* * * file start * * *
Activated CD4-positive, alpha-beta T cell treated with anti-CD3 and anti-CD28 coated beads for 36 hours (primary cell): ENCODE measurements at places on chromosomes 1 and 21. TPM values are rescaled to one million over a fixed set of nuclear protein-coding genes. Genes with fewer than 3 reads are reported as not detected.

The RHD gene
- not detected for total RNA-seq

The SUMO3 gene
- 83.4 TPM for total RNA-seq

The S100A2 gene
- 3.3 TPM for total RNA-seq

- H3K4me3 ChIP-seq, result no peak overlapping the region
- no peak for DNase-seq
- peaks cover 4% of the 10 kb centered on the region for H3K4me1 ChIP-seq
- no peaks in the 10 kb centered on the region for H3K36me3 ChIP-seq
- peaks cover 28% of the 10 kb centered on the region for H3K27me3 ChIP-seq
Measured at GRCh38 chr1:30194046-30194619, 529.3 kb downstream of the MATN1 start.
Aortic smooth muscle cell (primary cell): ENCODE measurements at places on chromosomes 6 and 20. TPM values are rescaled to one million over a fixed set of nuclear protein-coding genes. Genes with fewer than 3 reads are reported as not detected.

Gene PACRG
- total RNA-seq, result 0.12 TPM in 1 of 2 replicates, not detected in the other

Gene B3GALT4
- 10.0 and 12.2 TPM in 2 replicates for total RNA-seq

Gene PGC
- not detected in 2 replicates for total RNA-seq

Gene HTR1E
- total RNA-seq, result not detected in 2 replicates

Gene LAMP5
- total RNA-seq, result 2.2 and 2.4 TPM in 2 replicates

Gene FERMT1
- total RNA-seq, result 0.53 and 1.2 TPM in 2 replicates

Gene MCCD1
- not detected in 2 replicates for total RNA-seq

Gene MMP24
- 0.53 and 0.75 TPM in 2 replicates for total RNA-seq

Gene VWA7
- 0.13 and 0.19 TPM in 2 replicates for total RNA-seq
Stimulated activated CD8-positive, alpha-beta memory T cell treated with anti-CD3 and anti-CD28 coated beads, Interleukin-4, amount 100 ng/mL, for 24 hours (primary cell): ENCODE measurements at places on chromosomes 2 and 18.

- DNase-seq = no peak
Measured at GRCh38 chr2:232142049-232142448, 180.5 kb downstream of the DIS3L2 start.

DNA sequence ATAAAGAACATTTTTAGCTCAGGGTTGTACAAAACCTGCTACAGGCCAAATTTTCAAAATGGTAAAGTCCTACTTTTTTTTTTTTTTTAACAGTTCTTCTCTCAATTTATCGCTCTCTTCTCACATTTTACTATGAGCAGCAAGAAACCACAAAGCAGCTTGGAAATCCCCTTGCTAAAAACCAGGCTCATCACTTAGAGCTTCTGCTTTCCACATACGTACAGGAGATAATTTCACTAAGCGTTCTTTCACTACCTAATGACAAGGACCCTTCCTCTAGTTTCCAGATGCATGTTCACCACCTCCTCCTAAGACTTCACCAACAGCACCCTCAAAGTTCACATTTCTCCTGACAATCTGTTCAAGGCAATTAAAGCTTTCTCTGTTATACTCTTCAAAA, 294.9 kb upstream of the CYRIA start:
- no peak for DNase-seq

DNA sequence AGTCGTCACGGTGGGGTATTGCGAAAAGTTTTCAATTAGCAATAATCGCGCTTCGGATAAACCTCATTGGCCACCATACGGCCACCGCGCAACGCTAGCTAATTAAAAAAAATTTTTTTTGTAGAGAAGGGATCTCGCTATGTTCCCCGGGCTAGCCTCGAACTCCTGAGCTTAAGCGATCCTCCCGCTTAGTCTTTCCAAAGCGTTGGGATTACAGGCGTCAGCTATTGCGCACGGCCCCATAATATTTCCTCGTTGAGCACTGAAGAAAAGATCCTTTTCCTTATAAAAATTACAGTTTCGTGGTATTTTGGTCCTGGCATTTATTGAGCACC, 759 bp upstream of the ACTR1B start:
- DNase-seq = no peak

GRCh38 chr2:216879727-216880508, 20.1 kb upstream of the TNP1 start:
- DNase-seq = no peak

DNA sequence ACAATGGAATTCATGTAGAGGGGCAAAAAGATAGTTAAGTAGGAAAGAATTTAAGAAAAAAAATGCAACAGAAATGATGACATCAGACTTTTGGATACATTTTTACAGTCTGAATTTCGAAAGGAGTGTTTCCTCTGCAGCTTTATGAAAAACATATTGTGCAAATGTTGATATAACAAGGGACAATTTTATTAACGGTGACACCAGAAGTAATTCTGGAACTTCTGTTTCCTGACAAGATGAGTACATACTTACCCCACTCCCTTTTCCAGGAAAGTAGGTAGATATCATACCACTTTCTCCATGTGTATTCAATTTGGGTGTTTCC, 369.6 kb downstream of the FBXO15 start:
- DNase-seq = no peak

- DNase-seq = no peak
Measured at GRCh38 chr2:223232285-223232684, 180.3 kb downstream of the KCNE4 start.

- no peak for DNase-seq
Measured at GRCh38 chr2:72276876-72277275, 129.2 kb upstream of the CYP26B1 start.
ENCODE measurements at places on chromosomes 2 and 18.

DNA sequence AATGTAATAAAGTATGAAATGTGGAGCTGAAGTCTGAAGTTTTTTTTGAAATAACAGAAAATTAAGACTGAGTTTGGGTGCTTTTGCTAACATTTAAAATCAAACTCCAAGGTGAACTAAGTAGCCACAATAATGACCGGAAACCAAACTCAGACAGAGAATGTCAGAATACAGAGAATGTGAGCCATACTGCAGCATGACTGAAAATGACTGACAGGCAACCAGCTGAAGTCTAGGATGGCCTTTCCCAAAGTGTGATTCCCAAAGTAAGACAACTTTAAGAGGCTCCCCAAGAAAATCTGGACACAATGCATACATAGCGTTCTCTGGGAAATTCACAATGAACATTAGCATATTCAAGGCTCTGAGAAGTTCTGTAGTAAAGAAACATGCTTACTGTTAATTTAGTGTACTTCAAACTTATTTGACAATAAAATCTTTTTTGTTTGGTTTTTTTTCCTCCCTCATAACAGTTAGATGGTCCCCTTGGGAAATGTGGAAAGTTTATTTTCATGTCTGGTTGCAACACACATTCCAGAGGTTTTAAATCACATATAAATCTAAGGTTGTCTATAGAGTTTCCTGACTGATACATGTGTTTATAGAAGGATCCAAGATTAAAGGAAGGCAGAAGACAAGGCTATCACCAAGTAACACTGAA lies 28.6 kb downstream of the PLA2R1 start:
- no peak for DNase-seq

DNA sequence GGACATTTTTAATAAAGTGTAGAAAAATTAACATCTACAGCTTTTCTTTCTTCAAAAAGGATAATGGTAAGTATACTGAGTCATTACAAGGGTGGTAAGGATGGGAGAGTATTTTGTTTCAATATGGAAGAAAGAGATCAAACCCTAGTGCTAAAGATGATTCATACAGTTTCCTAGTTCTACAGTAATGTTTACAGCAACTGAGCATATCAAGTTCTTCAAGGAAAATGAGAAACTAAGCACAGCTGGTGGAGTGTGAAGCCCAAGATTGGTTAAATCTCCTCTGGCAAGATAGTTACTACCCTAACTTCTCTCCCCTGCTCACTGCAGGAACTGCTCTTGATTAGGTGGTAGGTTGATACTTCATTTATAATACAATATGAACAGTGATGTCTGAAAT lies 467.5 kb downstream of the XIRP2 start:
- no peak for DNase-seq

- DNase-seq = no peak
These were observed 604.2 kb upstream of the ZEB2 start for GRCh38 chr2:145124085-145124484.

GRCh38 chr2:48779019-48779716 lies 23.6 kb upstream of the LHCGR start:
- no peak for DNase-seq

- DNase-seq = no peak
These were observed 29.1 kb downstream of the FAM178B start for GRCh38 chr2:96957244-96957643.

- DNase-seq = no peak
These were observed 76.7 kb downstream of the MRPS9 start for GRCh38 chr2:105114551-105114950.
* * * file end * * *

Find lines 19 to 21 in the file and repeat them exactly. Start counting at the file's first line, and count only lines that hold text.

Gene PGC
- not detected in 2 replicates for total RNA-seq

Gene HTR1E